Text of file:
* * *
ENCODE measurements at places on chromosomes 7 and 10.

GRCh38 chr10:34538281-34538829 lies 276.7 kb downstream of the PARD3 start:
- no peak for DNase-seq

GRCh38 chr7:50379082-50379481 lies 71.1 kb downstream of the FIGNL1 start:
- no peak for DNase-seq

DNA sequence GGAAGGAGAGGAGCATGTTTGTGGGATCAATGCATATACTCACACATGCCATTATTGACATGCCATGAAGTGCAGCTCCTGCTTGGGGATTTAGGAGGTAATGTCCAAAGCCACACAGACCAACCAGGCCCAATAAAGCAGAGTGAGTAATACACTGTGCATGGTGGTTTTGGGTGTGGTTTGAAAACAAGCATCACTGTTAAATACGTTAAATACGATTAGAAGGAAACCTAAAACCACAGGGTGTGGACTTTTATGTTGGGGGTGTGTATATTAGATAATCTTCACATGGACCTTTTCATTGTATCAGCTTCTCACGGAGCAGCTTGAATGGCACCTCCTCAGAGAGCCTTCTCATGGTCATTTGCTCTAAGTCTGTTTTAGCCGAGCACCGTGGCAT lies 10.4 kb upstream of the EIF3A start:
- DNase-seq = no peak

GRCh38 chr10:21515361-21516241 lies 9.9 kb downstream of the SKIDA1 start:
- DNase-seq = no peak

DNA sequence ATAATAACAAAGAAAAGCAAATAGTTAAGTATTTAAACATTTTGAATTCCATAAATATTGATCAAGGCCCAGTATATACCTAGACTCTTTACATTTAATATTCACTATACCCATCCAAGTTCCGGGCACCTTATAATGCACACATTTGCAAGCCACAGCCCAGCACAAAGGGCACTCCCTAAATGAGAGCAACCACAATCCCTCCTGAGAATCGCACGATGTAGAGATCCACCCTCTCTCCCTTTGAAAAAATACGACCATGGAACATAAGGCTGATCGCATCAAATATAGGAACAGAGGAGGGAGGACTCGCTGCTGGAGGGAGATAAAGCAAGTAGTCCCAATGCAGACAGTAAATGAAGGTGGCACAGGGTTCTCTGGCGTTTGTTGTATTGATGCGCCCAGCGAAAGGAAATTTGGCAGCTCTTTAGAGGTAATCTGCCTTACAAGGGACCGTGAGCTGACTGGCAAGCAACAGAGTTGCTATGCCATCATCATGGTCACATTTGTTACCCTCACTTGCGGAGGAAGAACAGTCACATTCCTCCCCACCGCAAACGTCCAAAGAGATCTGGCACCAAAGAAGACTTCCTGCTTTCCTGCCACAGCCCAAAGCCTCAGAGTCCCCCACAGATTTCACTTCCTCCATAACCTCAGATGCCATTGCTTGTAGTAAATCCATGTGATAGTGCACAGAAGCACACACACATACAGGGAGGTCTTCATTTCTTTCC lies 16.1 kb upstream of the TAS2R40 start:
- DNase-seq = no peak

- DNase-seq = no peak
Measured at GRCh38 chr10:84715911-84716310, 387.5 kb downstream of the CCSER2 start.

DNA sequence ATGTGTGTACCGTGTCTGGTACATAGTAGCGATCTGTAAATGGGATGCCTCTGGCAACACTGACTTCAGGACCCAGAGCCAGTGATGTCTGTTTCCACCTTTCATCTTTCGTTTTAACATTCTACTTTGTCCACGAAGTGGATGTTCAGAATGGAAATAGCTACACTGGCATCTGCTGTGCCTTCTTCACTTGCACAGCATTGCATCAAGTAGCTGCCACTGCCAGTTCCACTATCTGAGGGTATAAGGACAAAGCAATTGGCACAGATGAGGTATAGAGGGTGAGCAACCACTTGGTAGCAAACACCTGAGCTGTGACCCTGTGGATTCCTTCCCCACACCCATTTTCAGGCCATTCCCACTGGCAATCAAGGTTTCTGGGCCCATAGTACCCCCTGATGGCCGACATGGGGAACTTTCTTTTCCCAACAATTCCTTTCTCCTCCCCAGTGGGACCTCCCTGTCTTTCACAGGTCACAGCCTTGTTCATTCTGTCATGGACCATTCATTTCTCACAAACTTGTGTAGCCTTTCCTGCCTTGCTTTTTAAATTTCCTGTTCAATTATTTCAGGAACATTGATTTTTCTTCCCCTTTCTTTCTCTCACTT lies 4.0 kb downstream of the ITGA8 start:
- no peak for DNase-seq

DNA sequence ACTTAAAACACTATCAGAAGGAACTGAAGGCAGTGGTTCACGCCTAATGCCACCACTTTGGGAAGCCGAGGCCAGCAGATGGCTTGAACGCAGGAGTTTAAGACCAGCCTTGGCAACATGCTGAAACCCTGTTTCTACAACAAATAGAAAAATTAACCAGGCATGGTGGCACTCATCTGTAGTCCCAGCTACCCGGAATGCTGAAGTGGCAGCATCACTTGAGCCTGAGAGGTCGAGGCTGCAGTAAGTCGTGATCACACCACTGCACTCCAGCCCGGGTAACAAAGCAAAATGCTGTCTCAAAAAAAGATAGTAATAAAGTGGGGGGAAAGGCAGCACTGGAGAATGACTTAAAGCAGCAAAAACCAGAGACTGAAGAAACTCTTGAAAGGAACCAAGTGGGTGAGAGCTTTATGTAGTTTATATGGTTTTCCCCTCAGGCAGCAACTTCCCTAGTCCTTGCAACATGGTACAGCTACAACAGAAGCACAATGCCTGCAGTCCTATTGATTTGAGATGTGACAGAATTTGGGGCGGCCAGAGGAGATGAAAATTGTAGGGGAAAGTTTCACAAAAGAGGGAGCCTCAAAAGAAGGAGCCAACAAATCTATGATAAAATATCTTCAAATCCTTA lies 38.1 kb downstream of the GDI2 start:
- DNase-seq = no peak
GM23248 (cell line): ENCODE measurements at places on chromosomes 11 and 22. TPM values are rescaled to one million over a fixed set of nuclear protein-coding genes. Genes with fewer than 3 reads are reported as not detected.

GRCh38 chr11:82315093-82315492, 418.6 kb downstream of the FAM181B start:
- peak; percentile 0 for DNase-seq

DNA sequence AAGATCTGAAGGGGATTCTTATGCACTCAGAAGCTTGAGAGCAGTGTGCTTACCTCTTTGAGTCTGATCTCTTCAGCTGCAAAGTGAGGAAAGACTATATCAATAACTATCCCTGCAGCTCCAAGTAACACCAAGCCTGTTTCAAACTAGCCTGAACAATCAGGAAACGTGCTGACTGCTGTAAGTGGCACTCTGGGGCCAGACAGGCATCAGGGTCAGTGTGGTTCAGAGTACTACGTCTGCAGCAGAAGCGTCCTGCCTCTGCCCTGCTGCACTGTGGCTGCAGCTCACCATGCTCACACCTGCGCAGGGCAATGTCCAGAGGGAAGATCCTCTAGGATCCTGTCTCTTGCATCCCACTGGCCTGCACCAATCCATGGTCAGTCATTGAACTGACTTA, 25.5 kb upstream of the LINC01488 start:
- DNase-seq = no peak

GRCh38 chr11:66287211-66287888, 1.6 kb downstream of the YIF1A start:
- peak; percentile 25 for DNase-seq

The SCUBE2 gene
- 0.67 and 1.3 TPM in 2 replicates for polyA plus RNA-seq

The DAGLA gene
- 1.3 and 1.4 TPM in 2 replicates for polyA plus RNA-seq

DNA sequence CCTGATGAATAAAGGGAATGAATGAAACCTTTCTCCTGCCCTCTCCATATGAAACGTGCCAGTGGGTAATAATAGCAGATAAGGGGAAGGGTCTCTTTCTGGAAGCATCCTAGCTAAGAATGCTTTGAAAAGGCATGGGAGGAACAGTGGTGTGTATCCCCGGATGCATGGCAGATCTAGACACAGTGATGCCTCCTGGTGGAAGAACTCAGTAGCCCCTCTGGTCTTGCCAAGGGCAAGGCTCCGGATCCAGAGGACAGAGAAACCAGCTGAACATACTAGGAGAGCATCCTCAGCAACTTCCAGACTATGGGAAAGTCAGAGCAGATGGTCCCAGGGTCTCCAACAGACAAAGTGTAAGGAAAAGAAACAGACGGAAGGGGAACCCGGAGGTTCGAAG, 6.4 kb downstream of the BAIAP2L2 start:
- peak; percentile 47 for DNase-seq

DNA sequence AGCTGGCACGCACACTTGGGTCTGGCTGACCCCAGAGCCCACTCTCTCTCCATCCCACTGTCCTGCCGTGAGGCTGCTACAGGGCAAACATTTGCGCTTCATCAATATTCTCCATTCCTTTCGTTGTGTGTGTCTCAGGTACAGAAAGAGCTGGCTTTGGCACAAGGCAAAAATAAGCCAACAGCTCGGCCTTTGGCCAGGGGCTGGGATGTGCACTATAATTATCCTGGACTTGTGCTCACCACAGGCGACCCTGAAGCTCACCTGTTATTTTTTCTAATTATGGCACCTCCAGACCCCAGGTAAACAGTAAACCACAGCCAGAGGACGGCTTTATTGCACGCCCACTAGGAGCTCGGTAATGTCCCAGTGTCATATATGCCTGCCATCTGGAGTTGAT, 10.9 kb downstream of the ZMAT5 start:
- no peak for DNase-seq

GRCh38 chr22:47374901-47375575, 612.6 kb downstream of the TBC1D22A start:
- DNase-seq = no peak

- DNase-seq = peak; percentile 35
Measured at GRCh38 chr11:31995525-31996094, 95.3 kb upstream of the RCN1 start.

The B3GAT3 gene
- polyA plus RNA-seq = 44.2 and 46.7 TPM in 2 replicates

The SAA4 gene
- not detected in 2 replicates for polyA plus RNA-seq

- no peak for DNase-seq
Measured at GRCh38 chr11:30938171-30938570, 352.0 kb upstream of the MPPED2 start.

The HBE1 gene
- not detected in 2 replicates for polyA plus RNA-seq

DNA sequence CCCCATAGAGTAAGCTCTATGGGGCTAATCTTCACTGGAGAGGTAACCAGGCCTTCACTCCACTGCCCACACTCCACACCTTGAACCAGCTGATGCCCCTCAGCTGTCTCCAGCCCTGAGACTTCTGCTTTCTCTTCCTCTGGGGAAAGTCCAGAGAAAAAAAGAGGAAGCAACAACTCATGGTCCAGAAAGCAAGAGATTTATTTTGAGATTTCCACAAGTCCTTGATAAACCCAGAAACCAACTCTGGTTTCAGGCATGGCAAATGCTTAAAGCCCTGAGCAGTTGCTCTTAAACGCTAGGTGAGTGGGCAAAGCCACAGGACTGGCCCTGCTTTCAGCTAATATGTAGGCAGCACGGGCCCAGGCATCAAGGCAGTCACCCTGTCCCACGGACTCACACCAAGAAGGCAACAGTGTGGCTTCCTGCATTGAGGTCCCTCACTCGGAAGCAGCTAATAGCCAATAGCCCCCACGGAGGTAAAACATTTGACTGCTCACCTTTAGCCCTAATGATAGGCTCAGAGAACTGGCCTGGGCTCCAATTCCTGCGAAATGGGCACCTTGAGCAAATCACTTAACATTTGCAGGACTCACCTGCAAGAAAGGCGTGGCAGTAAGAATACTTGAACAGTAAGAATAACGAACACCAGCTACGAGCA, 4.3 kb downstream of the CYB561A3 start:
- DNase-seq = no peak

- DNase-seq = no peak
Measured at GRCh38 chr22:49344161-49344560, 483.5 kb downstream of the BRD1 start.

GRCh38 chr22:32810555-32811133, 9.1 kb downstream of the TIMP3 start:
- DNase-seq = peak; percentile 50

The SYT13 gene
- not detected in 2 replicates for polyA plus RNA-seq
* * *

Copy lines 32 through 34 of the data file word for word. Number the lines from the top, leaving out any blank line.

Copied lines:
- no peak for DNase-seq

GRCh38 chr22:47374901-47375575, 612.6 kb downstream of the TBC1D22A start:
- DNase-seq = no peak